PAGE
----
California has announced a new plan to shore up the state’s tenuous home insurance market after multiple insurers cut business in the state and legislators failed to negotiate a solution.
On Thursday, Gov. Gavin Newsom ordered the state’s insurance commissioner, Ricardo Lara, to take “prompt regulatory action” to stabilize the markets for homeowners and commercial property insurance and to keep the state’s Fair Access to Insurance Requirements (FAIR) plan, an “insurer of last resort” for high-risk properties, solvent.
The order aims to improve the “speed, efficacy and transparency” of the state’s rate approval process and to expand coverage choices, particularly in underserved areas.
At a Thursday news conference, Lara stressed that the new strategy represented a deal between insurers and the regulator: The state will write new rules to let insurers use forward-looking modeling when they set their rates. But companies will only be allowed to do this if they agree to write more policies for homeowners who live in areas with the most risk—including communities threatened by wildfires.
The rule change could mean higher rates for homeowners who are already seeing dramatic increases. But it also aims to tackle the other issue facing Californians: too little access to insurance as providers flee what they say are poor business conditions in the state.
“Everyone is harmed if an insurance company goes insolvent because it cannot pay its claims,” Lara said.
Beyond simply allowing forward-looking “catastrophe models,” Lara said the plan would allow the models to take into account factors like whether a homeowner has made efforts to mitigate their property’s wildfire risk when setting rates. In the past, these considerations have not been included in rate calculations, he said.
In return for being allowed to use the models, insurers will be required to write no less than 85% of their market share in “wildfire-distressed areas,” Lara said during the press conference.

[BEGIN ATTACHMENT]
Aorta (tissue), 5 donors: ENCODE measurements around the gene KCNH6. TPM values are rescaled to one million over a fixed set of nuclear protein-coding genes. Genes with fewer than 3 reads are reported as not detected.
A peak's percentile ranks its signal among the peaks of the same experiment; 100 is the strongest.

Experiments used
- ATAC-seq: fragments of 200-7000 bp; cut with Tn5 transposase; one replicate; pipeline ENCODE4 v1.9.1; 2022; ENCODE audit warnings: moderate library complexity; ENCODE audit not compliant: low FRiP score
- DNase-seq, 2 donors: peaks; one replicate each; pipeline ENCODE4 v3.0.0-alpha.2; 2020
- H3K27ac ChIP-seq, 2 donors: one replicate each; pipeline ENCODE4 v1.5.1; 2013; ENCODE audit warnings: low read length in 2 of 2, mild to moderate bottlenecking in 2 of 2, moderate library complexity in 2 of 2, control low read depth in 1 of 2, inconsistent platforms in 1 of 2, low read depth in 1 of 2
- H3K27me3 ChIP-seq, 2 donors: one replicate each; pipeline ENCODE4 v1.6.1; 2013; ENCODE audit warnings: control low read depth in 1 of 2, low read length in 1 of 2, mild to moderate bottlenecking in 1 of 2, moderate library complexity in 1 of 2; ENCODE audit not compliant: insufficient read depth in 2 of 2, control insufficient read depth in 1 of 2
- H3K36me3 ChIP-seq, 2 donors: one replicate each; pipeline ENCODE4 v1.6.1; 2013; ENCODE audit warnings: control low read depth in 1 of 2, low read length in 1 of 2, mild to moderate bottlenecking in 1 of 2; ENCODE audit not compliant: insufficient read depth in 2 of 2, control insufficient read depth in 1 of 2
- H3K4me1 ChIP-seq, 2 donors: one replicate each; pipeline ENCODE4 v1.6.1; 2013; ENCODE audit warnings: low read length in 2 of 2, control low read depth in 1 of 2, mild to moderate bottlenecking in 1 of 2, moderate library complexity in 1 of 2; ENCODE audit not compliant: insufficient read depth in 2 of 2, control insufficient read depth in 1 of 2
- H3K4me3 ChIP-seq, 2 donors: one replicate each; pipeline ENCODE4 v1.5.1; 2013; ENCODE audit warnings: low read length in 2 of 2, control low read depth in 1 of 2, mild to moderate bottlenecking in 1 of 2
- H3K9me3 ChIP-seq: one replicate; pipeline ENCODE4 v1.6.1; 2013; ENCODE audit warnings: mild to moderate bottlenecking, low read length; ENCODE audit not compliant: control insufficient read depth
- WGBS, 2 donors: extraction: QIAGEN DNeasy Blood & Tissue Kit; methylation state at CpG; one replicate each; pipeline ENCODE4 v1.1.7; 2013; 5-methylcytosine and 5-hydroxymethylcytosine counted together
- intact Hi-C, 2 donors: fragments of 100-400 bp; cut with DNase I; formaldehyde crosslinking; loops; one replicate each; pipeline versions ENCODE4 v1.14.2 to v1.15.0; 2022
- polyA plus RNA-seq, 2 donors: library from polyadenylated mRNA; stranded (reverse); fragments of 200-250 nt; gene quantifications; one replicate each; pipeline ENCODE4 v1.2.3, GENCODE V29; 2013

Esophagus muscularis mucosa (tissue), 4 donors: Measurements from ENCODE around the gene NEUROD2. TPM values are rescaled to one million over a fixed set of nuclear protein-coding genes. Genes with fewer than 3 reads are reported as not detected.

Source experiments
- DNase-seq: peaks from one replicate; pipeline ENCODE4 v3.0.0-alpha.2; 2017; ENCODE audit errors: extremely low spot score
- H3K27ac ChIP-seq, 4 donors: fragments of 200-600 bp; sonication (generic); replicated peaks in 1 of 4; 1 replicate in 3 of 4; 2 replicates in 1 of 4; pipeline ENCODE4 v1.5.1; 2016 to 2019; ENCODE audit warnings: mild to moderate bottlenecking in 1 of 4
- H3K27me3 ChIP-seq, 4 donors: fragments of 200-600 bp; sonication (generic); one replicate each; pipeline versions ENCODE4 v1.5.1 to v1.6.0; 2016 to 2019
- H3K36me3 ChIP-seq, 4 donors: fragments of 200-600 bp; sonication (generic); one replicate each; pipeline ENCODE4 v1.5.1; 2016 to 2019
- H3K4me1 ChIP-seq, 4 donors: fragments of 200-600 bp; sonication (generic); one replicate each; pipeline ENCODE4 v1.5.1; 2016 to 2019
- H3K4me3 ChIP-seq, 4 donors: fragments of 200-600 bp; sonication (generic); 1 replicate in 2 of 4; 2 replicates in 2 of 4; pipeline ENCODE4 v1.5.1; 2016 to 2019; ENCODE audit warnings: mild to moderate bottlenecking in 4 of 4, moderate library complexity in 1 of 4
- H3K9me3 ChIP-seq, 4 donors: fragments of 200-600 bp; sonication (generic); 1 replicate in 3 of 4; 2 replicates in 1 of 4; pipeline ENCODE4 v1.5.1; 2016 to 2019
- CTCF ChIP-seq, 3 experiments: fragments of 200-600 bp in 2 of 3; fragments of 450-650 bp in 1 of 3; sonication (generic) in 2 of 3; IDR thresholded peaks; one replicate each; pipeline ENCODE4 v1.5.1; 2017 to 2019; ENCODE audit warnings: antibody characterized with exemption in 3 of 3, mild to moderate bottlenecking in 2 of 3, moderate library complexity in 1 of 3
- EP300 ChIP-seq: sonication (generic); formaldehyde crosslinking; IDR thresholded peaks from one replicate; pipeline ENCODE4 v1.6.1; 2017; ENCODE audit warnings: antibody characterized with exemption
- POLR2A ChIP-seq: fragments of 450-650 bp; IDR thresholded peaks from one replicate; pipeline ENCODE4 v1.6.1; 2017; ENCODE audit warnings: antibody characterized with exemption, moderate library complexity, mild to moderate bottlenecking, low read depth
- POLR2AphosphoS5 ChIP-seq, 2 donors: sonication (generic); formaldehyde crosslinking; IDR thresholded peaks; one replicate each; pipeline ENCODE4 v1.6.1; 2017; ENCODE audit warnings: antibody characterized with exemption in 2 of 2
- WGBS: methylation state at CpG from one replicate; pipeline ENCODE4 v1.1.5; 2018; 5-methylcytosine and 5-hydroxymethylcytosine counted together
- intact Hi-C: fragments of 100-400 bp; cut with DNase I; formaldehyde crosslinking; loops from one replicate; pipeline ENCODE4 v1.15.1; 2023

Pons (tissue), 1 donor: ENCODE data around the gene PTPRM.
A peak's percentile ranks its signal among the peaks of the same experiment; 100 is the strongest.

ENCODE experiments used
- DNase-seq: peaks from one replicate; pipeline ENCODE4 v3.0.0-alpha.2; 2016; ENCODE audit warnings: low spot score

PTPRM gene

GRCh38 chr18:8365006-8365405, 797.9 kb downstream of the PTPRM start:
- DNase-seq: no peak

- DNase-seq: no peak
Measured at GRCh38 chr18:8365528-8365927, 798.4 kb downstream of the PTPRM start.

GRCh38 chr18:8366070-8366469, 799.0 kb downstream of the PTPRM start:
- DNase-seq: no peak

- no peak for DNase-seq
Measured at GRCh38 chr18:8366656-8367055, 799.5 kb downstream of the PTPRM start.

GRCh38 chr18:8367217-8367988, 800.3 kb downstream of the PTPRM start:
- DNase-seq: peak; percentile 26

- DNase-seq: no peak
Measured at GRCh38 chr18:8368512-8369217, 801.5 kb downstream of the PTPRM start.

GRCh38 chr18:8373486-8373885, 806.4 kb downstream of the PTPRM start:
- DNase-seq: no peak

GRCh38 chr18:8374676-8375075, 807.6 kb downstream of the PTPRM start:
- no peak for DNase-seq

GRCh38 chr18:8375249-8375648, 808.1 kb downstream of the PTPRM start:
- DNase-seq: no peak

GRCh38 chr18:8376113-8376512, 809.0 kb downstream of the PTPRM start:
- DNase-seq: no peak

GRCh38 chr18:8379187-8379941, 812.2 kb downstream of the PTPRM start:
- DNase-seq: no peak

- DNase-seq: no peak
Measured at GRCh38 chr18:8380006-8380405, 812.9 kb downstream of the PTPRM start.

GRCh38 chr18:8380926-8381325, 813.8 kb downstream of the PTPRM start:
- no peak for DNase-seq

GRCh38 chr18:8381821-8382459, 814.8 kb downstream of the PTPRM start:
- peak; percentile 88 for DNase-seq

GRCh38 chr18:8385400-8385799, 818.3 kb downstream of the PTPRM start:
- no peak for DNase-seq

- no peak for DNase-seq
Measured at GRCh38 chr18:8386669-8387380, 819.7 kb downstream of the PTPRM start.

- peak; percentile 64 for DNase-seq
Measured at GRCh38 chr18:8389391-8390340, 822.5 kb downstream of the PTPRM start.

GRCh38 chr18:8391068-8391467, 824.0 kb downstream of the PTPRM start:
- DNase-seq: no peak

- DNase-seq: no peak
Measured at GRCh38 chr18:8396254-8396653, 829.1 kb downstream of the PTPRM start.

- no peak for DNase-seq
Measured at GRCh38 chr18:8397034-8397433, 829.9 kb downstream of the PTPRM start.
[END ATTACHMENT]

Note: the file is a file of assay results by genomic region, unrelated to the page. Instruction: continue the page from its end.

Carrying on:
That will likely increase access to insurance for residents of rural areas, who have struggled especially hard to find coverage. It will also help unload the FAIR Plan.
As insurers have pulled out of high-risk areas of California, more homeowners have been forced to seek coverage from the industry-funded plan, which legally cannot turn anyone down. Today, 3% of Californians use it.
If the FAIR Plan becomes insolvent, insurance companies are on the hook for its unpaid losses, creating risks for the entire market, Lara said.
Lara’s strategy also opens the door to incorporating the cost of reinsurance—insurance for the insurance company—into rate filings. But policyholders would only be responsible for the cost of California risks, not those of other states or countries.
California regulators are aiming to have the new regulations drafted by December 2024.
Consumer Groups Concerned
So far, Newsom and Lara’s plan has received mixed assessments from consumer advocates.
“I think something had to give,” said Amy Bach, executive director of United Policyholders, a national insurance consumer organization. “We’ll have to see what happens to rates.”
But Consumer Watchdog, a Los Angeles-based advocacy organization, characterized the models as “secret algorithms” in a press release. It believes that, if insurers are to use these catastrophe models, they should be made public.
Other states have already let insurers use these risk models, most notably Florida, although that state does have restrictions on how much they can do it. States with less regulated insurance markets have insurers who build current and future events into their models.
Struggle for a Solution
Newsom’s executive order comes days after a bill intended to lure insurance firms back to the state died in the legislature. While never publicly disclosed, the bill reportedly sought to allow insurers to raise rates more easily but struggled to find a legislator willing to sponsor it, Politico reported last month.
Over the past several months, several insurance firms have either dropped policies or otherwise imposed new restrictions on business in California.
State Farm, Allstate, Farmers Insurance and United Services Automobile Association are among the companies that have limited home insurance policies in California. The increasing retreat of insurers from California have made it more difficult to find policies that don’t break the bank, making homeownership even more expensive.
Escalating insurance costs are a “huge concern in a region in which affordability is already an enormous social and political issue,” Patrick Carlisle, a chief market analyst at Compass, told The Standard last month.